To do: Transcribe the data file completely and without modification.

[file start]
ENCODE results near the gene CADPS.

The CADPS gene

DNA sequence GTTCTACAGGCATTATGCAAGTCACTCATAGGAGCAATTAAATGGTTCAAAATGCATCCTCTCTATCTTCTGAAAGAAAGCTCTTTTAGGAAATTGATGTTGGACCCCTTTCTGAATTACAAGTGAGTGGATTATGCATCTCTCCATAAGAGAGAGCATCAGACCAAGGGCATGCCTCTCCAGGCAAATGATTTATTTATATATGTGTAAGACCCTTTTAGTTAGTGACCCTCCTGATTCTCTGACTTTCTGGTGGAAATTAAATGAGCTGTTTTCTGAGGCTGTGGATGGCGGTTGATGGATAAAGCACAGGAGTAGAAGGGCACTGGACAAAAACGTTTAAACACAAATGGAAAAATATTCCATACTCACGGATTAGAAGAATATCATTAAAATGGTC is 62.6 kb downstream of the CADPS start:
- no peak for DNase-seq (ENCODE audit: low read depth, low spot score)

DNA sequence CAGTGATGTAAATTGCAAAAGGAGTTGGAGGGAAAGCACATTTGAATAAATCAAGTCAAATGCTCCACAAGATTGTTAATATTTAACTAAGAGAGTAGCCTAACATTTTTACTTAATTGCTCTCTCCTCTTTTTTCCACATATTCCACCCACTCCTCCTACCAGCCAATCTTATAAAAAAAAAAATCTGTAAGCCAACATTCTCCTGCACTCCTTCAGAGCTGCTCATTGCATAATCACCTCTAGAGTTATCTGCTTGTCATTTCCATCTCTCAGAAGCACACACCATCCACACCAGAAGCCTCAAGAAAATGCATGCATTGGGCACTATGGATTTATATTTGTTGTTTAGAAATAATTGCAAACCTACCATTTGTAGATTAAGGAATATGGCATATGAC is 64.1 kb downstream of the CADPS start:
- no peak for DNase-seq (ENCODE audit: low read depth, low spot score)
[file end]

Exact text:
ENCODE results near the gene CADPS.

The CADPS gene

DNA sequence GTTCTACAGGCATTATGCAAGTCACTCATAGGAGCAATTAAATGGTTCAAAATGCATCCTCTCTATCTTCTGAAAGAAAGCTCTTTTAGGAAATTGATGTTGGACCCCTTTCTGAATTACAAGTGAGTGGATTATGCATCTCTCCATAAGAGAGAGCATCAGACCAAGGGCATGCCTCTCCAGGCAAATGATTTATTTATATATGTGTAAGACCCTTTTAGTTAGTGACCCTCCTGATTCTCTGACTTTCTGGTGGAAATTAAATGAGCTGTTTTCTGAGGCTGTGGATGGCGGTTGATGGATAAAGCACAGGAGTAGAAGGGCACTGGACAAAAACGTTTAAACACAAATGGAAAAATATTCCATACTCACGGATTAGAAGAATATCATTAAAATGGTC is 62.6 kb downstream of the CADPS start:
- no peak for DNase-seq (ENCODE audit: low read depth, low spot score)

DNA sequence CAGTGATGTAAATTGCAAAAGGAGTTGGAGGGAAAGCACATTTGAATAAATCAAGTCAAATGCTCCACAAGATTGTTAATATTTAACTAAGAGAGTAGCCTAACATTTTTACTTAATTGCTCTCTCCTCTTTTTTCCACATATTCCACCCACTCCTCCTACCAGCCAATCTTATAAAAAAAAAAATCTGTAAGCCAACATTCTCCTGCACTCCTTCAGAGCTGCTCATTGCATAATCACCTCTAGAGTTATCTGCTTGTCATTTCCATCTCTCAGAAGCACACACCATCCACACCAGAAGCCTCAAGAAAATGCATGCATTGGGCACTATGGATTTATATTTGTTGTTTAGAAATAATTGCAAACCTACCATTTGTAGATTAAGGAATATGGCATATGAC is 64.1 kb downstream of the CADPS start:
- no peak for DNase-seq (ENCODE audit: low read depth, low spot score)